Along some of our major arterials which have several traffic signals spaced at periodic intervals, the traffic signals are usually synchronized to provide coordinated movement along the major street.  Before installing a traffic signal at an intersection, established minimum criteria must be satisfied.

Our review includes an examination of:

  • The amount of vehicular and pedestrian traffic,
  • The need to provide interruption to the major flow for side street vehicles and pedestrians, and 
  • The accident history of the intersection.

Over the past several years, the City of Norman has installed signals at an average of 4 per year.  These signals are installed using various funding sources, including your gas tax dollars, state and federal funds, and developer fees.  Costs to install a new traffic signal are approaching $200,000.  Therefore, the installation of new traffic signals must be carefully considered.  A map of Signalized Intersections is maintained for viewing of all current signalized intersections.  To view that map, please click on the following link:  Signalized Intersection Map.

Pedestrian Signals

Pedestrian signals have evolved since the 1930s and 1940s.  For years, the version of the pedestrian traffic signals utilizing the "WALK" and "DON'T WALK" messages were in place at various intersections around the City.  Those signals have been replaced wiht the image of the walking man symbolizes the "WALK" interval, and the image of the upraised hand symbolizes the "DON'T WALK" interval.  Intially, these images were hollow but were replaced with solid images in the MUTCD.  The color of the walking man is white, and the color of the upraised hand is portland orange.  Some of all three types are visible around the City of Norman.  Examples of these, as well as the old "WALK" and "DON'T WALK" indiciations, are provided below.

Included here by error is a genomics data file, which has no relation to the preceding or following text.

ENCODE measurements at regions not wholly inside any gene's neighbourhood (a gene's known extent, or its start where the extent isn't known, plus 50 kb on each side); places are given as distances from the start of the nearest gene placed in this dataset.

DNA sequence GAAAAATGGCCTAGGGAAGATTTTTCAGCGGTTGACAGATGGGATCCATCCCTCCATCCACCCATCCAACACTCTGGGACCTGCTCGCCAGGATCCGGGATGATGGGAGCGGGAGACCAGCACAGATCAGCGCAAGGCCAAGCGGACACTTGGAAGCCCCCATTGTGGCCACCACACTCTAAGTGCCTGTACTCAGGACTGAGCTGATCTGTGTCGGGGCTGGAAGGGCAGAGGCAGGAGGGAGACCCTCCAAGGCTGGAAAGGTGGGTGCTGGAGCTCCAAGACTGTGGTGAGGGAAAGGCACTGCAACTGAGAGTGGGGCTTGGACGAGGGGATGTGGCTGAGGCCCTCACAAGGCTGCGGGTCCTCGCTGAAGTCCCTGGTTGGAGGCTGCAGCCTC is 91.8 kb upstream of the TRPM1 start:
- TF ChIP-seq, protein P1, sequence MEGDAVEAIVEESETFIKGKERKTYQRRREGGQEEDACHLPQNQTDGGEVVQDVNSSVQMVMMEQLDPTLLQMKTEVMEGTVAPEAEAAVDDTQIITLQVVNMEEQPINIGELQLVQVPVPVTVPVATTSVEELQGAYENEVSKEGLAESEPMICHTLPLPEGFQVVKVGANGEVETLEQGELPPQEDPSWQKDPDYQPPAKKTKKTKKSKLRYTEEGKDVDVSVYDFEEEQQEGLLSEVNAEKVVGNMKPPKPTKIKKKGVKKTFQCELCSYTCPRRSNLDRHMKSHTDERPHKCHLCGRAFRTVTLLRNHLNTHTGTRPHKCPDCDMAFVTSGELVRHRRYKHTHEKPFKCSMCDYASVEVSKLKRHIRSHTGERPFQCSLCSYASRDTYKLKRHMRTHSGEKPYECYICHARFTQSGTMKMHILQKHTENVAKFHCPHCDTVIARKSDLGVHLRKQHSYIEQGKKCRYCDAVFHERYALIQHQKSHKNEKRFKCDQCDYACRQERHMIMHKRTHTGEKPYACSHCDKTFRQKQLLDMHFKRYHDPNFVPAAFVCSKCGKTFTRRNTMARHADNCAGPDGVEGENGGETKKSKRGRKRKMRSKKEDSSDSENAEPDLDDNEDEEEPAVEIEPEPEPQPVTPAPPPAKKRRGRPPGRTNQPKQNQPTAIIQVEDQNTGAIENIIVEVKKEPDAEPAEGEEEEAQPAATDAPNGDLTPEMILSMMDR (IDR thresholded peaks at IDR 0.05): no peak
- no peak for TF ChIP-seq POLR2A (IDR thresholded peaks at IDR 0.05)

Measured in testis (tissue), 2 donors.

Don't WalkSolid ManHollow HandCountdown Pedestrian Head

One recent trend has been to add a countdown feature that displays a number in conjunction with the traditional flashing upraised hand or clearance interval.  The countdown feature will begin with a large number that is equal to the length of the clearance interval that will count down toward zero.  When zero is reached, the clearance interval has ended and the steady upraised hand is displayed to suggest that pedestrians should no longer enter the intersection.  Research has shown that pedestrians have a better understanding of the clearance interval when associated with the countdown feature.  This type of pedestrian signal head is being installed at many locations around the City of Norman.

The latest innovations in the area of pedestrian equipment are the accessible signal heads.  Some entities have utilized a device that can be added to traditional pedestrian signal head equipment to give the visually impaired pedestrians a cue that it is safe to cross a given direction.  These devices emit a "chirp" or a "cuckoo" sound depending on which crosswalk is safe to cross.  This can be somewhat difficult for some pedestrians to comprehend exactly which direction is safe to cross.  This technology has further evolved to develop signal heads which give an audible indication to pedestrians as to which crossing has the right-of-way by giving verbal instructions as to the particular street which may be crossed.  This type of pedestrian equipment debuted in the City of Norman at eight intersections in proximity to Campus Corner and has spread around the City.